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Discussion Starter #1
I have a line on an unfired one but I have only seen pics not the gun in the flesh. The stock appears made of a dark wood. Where any of them made with walnut stocks, I have been led to believe they were at best made of maple? I have always liked the walnut stocks as found on some English guns.

Sights: What was the most common rear sight used on the Long Branch? I have always liked the English micro meter sight as found on my Jungle Carbine but I have little hope of finding this quality sight on the Long Branch produced guns. Did any of them have it?

What is your opinion on the North American produced short cut, in other words that of slotting the receiver instead of putting in the more positive English plunger bolt release. I have heard some people complain that the slotted guns do experience problems with functioning on some worn models that are slot cut, especially if the ends of the slot are chipped.

Lastly what is your opinion on the best workmanship between the English, American and Canadian produced guns? Which had the better machining?

Which manufacturer is noted as being the more accurate?

Which had better barrel lapping?

So far I am leaning towards a nice early war English gun with walnut stock and micrometer rear sight and plunger style bolt release.

Which ENGLISH manufacturer had the best workmanship and accuracy?

Of course it may be hard to pass up the unfired Long Branch as well? When in doubt buy them all.
 

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So far I am leaning towards a nice early war English gun with walnut stock and micrometer rear sight and plunger style bolt release.
That's the way I'd lean. I happen to be a Maltby fan; my two (a '42 & a '43) are pretty consistent 2 or 2.5 MOA shooters, and I have no doubt that they could better that with a more highly skilled driver behind the wheel.

That said, there is an awfully large crowd of Long Branch enthusiasts out there; and they are certainly fine rifles. The fit and finish on the N. American rifles is possibly a bit nicer as there were no bombs raining down here. I've just never warmed up to the Mk1* configuration.
 

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Long Branch qns

Regarding the Long Branch rifles

Where any of them made with walnut stocks
Yes, quite a few, all my post war ones are walnut.

I have always liked the English micro meter sight as found on my Jungle Carbine but I have little hope of finding this quality sight on the Long Branch produced guns. Did any of them have it?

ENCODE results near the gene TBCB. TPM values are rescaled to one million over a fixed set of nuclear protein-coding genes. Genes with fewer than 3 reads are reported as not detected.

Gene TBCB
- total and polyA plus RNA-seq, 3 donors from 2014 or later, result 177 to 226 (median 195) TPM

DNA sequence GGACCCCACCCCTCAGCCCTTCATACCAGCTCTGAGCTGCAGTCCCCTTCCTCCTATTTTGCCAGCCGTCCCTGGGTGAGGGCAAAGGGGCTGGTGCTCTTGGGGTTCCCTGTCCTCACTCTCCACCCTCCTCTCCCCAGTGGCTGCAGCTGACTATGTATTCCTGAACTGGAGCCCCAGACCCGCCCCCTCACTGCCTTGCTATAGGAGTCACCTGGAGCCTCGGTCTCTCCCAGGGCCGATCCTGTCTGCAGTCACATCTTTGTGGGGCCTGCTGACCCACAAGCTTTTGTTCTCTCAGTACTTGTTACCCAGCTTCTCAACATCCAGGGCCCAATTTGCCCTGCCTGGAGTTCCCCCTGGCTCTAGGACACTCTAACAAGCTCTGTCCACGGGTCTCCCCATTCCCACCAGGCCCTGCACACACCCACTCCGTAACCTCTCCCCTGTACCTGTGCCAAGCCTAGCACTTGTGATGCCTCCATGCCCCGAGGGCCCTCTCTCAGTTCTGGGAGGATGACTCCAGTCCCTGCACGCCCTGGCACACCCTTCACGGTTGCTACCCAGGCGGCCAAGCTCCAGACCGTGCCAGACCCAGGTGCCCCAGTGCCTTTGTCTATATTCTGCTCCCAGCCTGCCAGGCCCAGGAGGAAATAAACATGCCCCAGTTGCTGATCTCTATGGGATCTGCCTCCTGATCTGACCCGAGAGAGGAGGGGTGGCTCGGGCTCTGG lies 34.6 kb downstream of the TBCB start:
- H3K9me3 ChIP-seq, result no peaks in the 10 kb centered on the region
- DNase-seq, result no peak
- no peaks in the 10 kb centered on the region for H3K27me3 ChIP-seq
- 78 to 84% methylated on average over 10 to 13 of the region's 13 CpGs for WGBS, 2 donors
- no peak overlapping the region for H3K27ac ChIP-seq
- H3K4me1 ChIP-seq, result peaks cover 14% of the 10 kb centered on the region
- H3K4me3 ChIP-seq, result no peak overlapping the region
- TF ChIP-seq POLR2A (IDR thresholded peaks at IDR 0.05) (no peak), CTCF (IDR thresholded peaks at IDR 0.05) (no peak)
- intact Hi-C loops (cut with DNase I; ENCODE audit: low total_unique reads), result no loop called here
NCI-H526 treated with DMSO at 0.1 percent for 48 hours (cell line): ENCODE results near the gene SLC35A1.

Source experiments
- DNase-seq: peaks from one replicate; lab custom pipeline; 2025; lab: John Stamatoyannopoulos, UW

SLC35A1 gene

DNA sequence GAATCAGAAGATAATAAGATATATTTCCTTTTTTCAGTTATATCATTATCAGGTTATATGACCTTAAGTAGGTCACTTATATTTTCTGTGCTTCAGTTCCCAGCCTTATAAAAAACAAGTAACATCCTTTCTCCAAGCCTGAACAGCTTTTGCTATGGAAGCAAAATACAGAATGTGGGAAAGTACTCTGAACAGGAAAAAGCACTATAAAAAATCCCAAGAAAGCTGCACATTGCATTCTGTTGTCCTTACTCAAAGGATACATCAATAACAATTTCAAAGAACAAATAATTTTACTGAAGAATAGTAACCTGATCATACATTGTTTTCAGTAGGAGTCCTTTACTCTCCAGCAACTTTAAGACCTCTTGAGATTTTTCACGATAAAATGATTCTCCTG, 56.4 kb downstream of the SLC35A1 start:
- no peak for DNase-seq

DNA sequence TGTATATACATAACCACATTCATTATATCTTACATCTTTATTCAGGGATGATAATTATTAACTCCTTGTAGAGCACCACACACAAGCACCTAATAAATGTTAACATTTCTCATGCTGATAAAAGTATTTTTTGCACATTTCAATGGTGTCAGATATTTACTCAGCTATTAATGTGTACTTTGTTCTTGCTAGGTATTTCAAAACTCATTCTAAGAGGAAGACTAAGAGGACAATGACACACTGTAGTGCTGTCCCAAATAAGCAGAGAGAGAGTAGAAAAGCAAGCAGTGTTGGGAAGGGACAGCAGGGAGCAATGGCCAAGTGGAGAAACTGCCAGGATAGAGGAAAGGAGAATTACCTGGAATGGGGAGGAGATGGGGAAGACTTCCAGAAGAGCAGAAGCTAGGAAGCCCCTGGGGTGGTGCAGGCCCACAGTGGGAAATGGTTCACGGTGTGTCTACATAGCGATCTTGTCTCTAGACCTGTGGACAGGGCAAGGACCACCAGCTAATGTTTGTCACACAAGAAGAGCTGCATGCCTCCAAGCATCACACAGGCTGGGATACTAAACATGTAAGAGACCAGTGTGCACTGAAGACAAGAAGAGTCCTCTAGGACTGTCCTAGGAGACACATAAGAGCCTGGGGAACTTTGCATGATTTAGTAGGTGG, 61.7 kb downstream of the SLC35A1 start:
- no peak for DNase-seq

Yes, but finding an original LB marked one on a rifle is pretty difficult. They seem to have used a lot of the 2 position flips during war production and after the war they do not seem to have gone back to producing the Mk 1 milled sight like the British, but rather went with the stamped adjustable sight developed during the war. Then again it is not hard to substitute a Mk 1 "temporarily" for shooting. As an aside, the boxes of Mk 1 sights that AIM sold about a year ago seem to have been mostly LB marked refinished sights.

So far I am leaning towards a nice early war English gun with walnut stock and micrometer rear sight and plunger style bolt release.
My unscientific looking through many rifles indicates you have a better shot at a good functioning rifle from about 1943 onward, unless gone through FTR. Maltby maybe earlier, like 1942. Wartime relaxation of standards seem to have happened nearly immediately. There are not too many wartime dated British No. 4s with a Mk. 1 sight unless they went through FTR.

Which had better barrel lapping?
I think that went out with the SMLE.
 

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i think you need to take a deep breath , i dont belive the "unfired" hype stories with these rifles ,

the walnut was quite common , there are beech as well but you will find them equally pleasing , other woods you will see right away and can avoid if you dont like them ,

the mkI bolt release is nice but the mkI* simplification was a bit less cumbersome really , but by all means get what you prefer as both are available ,

the flip peep is less user friendly for target shooting , the mkI micrometer is available on both the british and canadian rifles - there is a simpler variation that uses a spring loaded slide in leiu of the screwdriven , and both work great [i have both- i know] you will like eather i believe ,

if you want the best - i think you would prefer the mk2 , it has the better trigger and the sights as well as the bolt release , and you are more likely to find a wrapped one of those that truely is close to unfired ,

you didnt mention it but i think you might prefer the fluted top handguard as well - mostly cosmetic but it 'feels' a bit better in the hand to me
 

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"What is your opinion on the North American produced short cut, in other words that of slotting the receiver instead of putting in the more positive English plunger bolt release. I have heard some people complain that the slotted guns do experience problems with functioning on some worn models that are slot cut, especially if the ends of the slot are chipped." --bph9